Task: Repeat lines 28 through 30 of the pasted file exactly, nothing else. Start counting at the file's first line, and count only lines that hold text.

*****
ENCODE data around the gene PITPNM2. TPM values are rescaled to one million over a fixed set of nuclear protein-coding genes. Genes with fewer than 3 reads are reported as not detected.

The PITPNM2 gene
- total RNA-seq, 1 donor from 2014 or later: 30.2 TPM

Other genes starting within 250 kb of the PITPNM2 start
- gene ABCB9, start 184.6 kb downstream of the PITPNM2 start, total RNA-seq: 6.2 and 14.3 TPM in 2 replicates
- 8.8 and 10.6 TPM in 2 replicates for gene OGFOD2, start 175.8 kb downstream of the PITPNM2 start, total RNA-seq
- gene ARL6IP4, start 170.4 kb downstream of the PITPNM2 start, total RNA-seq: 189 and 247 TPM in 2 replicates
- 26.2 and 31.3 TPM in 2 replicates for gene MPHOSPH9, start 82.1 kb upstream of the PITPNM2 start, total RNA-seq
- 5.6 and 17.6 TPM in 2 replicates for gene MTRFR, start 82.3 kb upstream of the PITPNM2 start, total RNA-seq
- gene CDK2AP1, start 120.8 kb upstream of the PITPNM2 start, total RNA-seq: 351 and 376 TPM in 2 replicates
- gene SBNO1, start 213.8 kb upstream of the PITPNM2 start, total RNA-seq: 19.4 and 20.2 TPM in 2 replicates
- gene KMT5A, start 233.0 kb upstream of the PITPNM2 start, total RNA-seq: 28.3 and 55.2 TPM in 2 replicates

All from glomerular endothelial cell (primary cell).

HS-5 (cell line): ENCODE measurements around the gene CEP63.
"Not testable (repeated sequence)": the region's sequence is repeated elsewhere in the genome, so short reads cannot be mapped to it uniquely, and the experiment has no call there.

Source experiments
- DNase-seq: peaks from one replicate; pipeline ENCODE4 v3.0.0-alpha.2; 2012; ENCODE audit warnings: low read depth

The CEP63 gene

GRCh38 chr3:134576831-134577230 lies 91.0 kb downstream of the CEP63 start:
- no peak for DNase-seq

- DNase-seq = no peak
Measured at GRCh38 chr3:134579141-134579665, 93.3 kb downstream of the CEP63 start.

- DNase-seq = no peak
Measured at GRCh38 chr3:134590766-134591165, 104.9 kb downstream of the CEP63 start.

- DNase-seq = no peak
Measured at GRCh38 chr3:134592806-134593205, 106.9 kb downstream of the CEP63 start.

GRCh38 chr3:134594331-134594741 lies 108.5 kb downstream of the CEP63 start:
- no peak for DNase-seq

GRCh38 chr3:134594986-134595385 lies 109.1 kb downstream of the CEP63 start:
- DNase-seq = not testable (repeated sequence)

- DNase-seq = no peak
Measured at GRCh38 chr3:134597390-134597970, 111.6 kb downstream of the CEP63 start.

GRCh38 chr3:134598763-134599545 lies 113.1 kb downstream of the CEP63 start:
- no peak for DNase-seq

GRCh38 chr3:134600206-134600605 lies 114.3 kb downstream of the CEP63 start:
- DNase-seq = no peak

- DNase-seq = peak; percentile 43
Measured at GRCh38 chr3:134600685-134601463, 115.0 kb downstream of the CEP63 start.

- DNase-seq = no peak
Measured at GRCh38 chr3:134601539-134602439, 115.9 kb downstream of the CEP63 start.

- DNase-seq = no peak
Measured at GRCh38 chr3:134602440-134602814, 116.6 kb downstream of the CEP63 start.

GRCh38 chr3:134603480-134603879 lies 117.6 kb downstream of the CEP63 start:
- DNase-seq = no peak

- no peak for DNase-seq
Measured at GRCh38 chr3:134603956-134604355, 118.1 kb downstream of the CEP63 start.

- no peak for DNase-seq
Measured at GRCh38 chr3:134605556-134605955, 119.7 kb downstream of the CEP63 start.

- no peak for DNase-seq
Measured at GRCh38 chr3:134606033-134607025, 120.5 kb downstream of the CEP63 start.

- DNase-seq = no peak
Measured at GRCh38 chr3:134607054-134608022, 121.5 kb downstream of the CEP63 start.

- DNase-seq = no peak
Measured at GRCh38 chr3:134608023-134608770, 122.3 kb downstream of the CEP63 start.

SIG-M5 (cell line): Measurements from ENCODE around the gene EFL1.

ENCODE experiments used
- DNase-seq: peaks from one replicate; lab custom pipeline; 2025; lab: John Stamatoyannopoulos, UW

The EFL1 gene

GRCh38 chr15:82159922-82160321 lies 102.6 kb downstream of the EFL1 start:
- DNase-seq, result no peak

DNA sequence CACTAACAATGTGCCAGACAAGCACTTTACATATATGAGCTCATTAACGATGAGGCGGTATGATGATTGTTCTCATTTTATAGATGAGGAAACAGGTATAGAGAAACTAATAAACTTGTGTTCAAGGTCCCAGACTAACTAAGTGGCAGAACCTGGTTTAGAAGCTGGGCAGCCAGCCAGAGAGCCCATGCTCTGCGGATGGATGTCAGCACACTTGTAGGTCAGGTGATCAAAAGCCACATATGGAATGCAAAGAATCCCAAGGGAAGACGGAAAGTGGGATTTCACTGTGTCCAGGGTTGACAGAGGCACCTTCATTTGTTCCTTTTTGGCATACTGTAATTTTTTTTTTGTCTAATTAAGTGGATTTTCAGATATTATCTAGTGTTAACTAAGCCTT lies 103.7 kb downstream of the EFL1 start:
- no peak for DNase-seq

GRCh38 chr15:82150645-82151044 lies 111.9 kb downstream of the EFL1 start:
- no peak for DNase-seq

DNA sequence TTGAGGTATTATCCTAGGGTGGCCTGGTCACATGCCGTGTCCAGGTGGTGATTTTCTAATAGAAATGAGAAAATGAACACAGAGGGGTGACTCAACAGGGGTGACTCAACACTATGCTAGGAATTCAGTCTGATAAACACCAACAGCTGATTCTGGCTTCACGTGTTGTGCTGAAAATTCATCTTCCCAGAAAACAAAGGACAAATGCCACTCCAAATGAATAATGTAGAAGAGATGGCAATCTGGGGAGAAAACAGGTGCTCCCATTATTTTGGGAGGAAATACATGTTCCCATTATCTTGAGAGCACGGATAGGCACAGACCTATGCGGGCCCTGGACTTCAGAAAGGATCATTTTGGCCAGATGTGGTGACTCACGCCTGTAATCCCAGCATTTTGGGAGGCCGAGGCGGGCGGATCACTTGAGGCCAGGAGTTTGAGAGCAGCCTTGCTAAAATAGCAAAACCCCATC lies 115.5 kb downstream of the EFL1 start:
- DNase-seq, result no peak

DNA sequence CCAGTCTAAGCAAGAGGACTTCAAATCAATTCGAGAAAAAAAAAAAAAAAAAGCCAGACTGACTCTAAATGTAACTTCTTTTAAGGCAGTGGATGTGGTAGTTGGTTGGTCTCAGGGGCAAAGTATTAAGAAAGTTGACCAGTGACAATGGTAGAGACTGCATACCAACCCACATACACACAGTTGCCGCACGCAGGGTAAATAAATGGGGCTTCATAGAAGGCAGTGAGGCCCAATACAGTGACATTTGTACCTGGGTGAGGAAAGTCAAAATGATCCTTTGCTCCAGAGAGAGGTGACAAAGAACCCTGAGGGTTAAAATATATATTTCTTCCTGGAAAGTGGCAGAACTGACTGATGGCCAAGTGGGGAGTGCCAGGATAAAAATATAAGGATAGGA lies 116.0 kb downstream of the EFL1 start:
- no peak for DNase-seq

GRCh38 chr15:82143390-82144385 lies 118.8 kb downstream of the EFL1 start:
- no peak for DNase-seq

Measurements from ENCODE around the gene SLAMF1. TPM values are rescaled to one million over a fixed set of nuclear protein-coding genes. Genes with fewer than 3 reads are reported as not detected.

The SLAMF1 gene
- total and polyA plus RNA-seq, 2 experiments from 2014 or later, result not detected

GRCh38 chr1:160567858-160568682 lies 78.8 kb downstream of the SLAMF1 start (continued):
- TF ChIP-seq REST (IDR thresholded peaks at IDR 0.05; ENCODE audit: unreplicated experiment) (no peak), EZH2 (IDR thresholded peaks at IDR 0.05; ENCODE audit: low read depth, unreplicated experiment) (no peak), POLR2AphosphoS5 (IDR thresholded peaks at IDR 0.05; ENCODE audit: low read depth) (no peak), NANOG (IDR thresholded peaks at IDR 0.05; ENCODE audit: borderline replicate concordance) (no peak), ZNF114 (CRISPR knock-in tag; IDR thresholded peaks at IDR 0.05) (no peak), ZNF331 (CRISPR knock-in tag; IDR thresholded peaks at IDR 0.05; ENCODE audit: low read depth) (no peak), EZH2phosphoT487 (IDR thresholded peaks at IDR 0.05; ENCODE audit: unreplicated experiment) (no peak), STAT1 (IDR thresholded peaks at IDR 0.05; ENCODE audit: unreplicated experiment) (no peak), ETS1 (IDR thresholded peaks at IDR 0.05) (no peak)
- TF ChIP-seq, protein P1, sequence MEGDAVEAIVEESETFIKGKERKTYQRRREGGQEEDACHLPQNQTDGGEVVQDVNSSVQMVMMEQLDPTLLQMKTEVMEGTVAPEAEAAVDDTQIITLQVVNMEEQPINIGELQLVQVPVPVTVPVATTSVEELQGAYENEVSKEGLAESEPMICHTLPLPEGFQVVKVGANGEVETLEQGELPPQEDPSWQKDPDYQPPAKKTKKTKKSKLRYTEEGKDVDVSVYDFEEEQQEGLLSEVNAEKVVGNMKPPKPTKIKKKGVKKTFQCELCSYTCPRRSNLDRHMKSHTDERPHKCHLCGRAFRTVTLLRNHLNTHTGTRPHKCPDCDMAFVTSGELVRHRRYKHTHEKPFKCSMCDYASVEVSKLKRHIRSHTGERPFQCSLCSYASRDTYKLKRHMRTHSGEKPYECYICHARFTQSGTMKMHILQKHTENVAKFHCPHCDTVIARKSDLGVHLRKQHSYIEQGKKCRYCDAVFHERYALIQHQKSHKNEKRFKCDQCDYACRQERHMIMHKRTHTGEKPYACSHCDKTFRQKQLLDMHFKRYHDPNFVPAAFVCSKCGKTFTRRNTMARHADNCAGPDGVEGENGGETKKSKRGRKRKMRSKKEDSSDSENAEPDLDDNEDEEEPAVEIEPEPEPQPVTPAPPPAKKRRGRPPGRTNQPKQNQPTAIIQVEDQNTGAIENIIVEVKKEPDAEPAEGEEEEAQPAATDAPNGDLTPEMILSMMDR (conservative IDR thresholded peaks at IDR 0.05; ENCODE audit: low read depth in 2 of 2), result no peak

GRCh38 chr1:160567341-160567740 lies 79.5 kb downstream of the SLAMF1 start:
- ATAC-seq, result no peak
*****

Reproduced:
- no peak for DNase-seq

GRCh38 chr3:134594986-134595385 lies 109.1 kb downstream of the CEP63 start:
- DNase-seq = not testable (repeated sequence)